Accepted Paper:

Subtext of Colonialism in Nigeria, 2020: A Post-Mortem of the #EndSARS Lekki Toll Gate Massacre  
Samantha Iwowo (Bournemouth University)

Paper short abstract:

Northern Nigeria 1930s records a welcome parade for British colonial rulers, normalises domination and celebrates an ordinance the colonised must observe: "ensure the safety of their oppressors" (Davis). The #EndSARS massacre confirms colonial continuities in Nigeria, where the ordinance abides.

Paper long abstract:

A conquered people draped in rich flowing robes are on horsebacks, eagerly entertaining representatives of their colonial rulers – (re)assuring colonialism of its safety. This is the unintended subtext in this propagandist footage exaggerating the popularity of British colonial governmentality. The assurance of its safety was habitually demanded by oppressors of their colonised subjects: Clauses in 'treaties' forced upon African empires, the enforcement of English language as mode of communication, the police, military, and pseudo-Christianity - more examples exist.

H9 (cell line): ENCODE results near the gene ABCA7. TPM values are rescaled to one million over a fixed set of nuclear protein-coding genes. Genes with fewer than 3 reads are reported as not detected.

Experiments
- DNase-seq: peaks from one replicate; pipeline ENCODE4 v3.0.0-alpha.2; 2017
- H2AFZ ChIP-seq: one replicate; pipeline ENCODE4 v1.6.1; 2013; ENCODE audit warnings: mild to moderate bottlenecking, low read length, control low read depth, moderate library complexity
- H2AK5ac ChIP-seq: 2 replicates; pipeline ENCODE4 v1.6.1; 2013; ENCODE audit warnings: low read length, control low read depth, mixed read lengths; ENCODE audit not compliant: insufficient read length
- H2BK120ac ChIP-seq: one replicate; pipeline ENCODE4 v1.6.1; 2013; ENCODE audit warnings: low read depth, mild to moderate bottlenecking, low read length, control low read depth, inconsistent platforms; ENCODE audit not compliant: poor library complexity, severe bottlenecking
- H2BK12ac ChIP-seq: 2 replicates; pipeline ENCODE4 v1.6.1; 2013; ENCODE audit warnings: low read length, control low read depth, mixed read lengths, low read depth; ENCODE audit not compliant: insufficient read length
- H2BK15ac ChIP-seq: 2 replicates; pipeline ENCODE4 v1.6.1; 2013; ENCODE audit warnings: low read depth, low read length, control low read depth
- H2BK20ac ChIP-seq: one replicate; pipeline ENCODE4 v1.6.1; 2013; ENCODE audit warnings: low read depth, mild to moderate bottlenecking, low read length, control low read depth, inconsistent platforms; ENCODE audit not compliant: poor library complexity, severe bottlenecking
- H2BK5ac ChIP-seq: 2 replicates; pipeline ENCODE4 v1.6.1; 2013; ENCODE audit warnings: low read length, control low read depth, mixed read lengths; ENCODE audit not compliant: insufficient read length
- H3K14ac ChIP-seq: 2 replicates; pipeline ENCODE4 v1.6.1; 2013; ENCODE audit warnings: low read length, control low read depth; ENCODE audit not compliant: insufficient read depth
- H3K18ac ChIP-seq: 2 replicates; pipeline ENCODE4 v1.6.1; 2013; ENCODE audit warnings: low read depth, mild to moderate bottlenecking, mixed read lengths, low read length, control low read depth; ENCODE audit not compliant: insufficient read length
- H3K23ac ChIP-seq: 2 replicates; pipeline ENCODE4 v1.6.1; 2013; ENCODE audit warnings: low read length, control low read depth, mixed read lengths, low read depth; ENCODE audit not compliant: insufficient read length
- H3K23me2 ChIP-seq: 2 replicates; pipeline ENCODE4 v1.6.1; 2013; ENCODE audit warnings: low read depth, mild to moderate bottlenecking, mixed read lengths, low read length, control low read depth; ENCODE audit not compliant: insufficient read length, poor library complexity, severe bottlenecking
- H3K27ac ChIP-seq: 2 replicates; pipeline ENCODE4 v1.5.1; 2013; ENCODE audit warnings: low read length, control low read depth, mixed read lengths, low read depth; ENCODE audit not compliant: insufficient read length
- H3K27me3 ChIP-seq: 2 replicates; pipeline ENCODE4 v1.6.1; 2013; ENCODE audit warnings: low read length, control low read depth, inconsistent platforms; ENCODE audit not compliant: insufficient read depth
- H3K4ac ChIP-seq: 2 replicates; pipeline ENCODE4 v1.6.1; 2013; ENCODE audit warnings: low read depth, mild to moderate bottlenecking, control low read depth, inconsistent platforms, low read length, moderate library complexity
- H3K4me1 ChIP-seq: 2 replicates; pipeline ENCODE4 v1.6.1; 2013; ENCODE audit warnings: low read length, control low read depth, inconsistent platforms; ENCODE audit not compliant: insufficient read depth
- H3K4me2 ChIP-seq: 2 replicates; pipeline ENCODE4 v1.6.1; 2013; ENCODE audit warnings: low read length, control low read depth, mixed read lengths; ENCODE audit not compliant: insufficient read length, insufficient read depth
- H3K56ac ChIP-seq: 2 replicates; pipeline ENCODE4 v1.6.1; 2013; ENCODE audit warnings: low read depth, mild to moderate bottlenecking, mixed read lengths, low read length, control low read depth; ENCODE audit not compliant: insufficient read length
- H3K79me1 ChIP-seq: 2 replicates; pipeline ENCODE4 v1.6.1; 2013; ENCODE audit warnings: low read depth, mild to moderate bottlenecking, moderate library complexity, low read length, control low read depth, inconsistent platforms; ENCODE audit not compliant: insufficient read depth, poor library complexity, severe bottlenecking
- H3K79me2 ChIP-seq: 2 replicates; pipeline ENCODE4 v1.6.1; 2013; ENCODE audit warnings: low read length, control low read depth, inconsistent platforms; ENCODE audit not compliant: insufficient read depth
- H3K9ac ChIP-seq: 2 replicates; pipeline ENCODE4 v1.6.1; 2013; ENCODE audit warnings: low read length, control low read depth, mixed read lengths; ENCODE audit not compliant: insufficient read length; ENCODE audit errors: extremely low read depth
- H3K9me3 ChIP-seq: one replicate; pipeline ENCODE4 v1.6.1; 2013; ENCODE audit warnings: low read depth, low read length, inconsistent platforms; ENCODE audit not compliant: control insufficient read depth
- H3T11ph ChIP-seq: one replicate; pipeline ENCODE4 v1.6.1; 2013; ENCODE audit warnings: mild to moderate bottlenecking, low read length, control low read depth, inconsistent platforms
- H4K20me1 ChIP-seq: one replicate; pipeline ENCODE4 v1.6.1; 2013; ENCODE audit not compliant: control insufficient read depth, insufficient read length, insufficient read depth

In 'post-colonial' Nigeria, the colonial institutionalised extractors of this assurance of safety have been preserved by successive Nigerian governments allowing them to perpetuate their unfettered stealing. By October 2020, however, a frustrated Nigerian youth collective, under the aegis of the #EndSARS protests, organised peaceful protests across the country and in its diaspora, against police brutality and bad leadership; with complementary social media hashtags, it quickly gained global popularity. Fearing the delegitimization of the government, the Nigerian military forces soon fatally shot several unarmed protesters, drawing outrage.

This paper submits that the Nigerian apparatuses of control are colonial institutions whose operations require assurances of their "safety" from Nigerians, the breach of which is punished. Using (archival) footages, it argues that Nigeria's governments are mimic colonisers, who, in the nature of the mimicry that Homi Bhabha (2004) characterises as "grotesque" and having "partial presence", have become conveniently unrecognisable by their British model which now joins the world in its condemnation.

Tags: #EndSARS, #Sorosoke, colonialism, Nigerian military

Panel P27c
Colonial Film Archives: Interrogations and Intervention
  Session 1